Suspect in Indonesian Murder Case to Go Free

There has been a major setback for human rights in Indonesia. The Indonesian Supreme Court has posted a document stating that on June 15 it denied the prosecutor’s appeal of the acquittal of former senior intelligence official Muchdi Purwopranjono in the fatal 2004 poisoning of human rights defender Munir. No information is given as to the basis for the denial. The Attorney General should promptly request a case review (peninjauan kembali), the last resort following an unfavorable Supreme Court decision, and the police should continue the investigation of anyone suspected of ordering or planning Munir’s death.

“Just two days after peaceful presidential elections signaled democratic progress in Indonesia, the specter of impunity has returned, with the failure to hold anyone accountable for Munir’s death,” said Tad Stahnke, Policy and Program Director at Human Rights First. “President Yudhoyono should use his new mandate to support the prosecutors and the police to solve the murder of Munir once and for all.”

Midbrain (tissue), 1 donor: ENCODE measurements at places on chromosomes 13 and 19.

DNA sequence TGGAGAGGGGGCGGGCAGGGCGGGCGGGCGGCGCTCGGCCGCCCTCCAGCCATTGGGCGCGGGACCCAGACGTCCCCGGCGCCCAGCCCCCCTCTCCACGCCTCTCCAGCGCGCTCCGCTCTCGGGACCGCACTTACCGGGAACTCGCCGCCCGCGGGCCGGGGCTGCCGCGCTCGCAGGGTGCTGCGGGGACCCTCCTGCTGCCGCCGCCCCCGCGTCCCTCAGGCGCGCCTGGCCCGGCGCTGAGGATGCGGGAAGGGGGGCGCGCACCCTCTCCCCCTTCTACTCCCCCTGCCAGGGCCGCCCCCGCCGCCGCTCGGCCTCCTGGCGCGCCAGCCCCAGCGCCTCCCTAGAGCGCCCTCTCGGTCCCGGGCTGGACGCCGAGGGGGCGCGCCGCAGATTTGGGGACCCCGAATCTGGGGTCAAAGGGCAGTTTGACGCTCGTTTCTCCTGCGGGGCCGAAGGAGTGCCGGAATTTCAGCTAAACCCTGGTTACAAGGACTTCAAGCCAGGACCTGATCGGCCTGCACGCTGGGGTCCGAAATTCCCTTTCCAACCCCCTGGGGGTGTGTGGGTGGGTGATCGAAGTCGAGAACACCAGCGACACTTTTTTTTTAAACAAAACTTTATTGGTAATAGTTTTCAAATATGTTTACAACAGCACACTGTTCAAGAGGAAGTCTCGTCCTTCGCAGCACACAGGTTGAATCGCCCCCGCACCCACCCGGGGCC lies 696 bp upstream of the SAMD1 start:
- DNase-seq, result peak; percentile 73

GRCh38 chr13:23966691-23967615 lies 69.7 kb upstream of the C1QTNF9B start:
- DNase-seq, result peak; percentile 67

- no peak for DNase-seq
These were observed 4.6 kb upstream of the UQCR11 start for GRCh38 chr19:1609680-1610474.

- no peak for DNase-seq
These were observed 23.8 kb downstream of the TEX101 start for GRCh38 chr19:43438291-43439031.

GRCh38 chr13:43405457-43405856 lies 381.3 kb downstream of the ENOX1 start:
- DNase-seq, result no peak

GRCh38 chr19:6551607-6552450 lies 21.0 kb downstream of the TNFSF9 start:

Munir died in September 2004 after he was poisoned with arsenic while traveling abroad. Three airline employees, including one with links to the state intelligence agency, have been convicted for carrying out or assisting in the murder. However, no one has been successfully charged with ordering or planning the murder of the prominent human rights lawyer.

Human Rights First has followed the case closely since 2004 and has observed several of the trials. The organization identified a number of irregularities in the trial of Muchdi, including indications of witness tampering and the presence of intimidating groups in the courtroom.

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Published on July 10, 2009

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